The death of Dr. Jack Kevorkian on Friday morning will at least briefly reignite the conversation about aid in dying. He was a showman and his methods were confrontational and obnoxious, but they inspired people as more considered advocates could not. He should not have gone to prison, but civil disobedience comes at a cost, and he paid it. He was the Malcolm X of the right-to-die movement—a movement that is unfortunately still seeking its Martin Luther King, Jr. There has been meaningful progress in that movement since my mother died, with some form of physician-assisted suicide allowed in Oregon, Washington, and Montana. For most people, however, assisted suicide remains difficult and expensive and requires the ability to machinate around medical standards and the law. This very day, people are suffering fruitless pain at the end of long illness, and dreaming of escape; others are sitting beside them, helpless to give them a peaceful exit. Denying people the integrity of their own lives denies them the integrity of their own bodies. We shouldn’t need Kevorkian’s ostentation of banditry to confer on people authority over their own being, which of necessity encompasses authority over their own deaths.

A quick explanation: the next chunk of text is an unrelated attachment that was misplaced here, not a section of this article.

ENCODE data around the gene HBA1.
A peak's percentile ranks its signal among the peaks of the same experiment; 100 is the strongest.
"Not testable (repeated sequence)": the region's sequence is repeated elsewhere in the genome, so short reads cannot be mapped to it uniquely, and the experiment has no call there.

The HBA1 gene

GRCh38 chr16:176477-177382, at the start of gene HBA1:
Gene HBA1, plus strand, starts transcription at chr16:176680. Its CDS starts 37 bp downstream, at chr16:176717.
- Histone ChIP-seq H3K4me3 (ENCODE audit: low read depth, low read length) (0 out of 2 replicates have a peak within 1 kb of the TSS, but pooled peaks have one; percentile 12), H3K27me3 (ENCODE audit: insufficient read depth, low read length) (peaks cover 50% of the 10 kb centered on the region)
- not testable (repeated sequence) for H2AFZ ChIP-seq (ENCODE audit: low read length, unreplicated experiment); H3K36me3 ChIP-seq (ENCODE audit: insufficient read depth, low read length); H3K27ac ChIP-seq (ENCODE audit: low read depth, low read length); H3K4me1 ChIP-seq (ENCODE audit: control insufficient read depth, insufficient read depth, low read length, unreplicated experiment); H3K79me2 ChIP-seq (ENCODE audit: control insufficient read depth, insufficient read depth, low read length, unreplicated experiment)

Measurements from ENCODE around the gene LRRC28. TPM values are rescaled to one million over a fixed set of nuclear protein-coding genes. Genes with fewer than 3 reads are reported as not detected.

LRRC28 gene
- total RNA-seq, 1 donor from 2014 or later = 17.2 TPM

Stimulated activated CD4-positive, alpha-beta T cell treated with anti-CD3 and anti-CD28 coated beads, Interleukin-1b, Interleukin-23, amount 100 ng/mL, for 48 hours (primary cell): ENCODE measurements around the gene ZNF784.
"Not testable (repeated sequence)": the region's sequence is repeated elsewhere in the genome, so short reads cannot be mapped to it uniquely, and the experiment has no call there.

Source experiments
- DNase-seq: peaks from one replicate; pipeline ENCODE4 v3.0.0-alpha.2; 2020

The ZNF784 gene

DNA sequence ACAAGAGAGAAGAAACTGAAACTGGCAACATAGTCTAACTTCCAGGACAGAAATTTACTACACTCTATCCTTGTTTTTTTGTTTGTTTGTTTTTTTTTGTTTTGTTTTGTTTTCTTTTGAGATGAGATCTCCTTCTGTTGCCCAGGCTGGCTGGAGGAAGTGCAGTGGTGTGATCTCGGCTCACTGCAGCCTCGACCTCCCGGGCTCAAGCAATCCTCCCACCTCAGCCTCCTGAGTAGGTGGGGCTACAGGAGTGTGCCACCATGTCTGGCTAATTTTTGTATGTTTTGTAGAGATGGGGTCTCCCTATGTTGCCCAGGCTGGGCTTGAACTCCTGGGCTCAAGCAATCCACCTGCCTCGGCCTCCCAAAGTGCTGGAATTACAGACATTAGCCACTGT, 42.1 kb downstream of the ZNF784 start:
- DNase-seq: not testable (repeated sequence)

(Photograph: Solomon and his mother, c. 1989.)